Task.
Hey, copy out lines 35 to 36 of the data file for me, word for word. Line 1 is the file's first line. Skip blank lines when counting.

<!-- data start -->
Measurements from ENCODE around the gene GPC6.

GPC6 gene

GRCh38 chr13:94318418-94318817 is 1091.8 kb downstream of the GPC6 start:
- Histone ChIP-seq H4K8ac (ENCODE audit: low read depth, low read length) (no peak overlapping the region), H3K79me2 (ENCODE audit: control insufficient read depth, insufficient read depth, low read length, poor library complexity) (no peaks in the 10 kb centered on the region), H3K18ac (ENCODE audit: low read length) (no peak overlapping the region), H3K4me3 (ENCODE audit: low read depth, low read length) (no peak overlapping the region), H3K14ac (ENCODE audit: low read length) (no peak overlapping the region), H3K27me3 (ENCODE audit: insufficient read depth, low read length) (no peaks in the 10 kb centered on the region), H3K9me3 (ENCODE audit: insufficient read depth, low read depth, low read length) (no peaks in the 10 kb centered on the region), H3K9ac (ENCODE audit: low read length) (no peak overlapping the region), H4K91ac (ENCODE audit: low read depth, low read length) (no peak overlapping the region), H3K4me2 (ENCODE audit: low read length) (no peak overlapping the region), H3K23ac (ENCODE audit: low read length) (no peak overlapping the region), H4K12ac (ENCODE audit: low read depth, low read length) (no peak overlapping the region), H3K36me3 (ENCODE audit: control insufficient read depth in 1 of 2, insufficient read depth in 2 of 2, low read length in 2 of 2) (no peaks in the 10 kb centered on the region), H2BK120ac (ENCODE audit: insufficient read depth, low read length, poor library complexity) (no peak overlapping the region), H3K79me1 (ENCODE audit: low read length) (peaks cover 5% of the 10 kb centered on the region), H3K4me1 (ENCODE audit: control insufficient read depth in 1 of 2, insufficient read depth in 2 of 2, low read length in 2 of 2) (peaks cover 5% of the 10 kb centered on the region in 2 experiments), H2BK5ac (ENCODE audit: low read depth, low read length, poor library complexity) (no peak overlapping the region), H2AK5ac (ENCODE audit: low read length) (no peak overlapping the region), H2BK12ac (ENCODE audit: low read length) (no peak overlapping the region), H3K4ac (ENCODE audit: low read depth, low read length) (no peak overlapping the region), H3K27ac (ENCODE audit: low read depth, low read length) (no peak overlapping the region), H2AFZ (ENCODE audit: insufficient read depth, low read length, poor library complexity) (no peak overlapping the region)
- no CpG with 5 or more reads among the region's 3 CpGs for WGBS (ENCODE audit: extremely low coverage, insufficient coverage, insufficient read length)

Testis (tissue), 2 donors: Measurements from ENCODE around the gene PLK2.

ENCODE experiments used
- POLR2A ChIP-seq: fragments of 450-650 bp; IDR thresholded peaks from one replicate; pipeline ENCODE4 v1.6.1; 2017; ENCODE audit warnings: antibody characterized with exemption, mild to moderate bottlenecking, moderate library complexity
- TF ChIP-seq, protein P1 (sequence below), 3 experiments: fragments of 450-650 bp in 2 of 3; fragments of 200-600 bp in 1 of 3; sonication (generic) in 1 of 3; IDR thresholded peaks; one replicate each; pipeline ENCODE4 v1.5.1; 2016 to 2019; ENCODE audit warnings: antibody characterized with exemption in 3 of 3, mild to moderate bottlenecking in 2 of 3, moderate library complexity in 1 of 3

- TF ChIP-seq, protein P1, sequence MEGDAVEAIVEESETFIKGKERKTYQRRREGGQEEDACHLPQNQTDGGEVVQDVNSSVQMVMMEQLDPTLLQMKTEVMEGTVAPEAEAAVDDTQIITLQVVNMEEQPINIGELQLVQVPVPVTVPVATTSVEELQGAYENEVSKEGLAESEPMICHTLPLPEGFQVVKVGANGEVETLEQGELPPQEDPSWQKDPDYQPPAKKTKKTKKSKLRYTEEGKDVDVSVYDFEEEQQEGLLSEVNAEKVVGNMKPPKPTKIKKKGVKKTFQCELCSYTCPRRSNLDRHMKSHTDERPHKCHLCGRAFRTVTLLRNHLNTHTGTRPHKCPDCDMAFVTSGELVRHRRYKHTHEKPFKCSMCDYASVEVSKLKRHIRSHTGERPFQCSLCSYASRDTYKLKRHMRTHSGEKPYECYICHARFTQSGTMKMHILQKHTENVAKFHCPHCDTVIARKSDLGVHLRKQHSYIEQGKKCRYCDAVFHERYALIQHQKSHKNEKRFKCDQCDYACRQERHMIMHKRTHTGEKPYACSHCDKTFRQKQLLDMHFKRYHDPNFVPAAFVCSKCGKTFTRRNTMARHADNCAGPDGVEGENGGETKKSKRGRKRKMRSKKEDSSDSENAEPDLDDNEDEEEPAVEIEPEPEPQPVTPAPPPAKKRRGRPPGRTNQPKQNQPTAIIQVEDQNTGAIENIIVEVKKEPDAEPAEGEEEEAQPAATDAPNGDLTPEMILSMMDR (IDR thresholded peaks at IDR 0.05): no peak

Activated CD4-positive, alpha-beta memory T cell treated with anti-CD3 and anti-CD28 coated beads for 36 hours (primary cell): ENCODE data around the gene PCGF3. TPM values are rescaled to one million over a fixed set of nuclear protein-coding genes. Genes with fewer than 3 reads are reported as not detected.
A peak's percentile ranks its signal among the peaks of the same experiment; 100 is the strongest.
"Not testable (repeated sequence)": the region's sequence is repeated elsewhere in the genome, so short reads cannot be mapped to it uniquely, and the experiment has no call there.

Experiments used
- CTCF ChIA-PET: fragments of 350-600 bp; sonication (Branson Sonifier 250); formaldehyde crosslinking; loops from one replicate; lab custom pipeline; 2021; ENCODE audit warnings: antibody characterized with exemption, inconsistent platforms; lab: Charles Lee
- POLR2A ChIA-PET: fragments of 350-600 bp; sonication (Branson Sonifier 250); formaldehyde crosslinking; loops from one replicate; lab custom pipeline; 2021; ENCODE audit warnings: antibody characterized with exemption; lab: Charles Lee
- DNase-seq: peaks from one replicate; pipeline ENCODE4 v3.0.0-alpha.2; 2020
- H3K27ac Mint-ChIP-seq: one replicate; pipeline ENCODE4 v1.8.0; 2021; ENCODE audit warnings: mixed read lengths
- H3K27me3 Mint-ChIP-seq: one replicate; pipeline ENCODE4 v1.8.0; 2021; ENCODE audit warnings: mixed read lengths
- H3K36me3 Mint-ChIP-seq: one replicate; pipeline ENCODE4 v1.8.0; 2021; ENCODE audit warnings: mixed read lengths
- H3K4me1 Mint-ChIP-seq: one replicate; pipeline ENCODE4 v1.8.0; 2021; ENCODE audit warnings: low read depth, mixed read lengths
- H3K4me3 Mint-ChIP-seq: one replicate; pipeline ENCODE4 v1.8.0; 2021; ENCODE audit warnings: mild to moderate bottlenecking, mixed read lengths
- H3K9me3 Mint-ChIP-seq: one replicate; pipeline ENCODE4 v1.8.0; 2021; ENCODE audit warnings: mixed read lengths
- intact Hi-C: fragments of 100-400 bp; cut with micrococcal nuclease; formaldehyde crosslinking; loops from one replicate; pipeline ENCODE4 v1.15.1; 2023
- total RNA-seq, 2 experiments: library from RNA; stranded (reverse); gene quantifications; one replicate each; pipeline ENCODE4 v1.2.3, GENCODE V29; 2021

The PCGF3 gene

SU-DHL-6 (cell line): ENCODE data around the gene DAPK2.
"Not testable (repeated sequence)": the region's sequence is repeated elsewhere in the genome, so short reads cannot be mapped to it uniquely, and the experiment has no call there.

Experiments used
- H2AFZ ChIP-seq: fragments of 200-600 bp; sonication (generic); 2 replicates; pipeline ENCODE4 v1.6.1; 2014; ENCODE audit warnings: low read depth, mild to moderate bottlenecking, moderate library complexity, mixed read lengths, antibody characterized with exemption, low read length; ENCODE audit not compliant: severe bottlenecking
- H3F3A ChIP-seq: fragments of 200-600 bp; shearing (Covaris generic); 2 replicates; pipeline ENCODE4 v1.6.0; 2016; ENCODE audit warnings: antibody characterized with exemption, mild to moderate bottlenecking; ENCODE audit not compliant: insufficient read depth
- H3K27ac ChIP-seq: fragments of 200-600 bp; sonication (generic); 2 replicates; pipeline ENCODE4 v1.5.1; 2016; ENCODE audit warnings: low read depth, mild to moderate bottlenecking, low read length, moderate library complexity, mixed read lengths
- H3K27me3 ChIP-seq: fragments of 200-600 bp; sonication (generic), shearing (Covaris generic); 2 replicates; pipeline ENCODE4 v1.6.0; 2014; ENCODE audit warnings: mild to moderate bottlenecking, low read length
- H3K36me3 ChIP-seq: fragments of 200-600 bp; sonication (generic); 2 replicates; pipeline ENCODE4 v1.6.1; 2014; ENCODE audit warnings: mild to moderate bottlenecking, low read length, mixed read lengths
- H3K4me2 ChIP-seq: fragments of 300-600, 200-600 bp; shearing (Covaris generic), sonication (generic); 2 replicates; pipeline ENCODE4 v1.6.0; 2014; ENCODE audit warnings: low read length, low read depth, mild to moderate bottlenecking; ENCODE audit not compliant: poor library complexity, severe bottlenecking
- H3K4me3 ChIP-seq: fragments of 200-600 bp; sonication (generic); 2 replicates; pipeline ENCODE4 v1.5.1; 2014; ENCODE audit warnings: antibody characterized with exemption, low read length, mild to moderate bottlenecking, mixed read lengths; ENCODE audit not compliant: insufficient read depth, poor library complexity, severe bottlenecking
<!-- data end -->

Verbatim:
- H3K4me2 ChIP-seq: fragments of 300-600, 200-600 bp; shearing (Covaris generic), sonication (generic); 2 replicates; pipeline ENCODE4 v1.6.0; 2014; ENCODE audit warnings: low read length, low read depth, mild to moderate bottlenecking; ENCODE audit not compliant: poor library complexity, severe bottlenecking
- H3K4me3 ChIP-seq: fragments of 200-600 bp; sonication (generic); 2 replicates; pipeline ENCODE4 v1.5.1; 2014; ENCODE audit warnings: antibody characterized with exemption, low read length, mild to moderate bottlenecking, mixed read lengths; ENCODE audit not compliant: insufficient read depth, poor library complexity, severe bottlenecking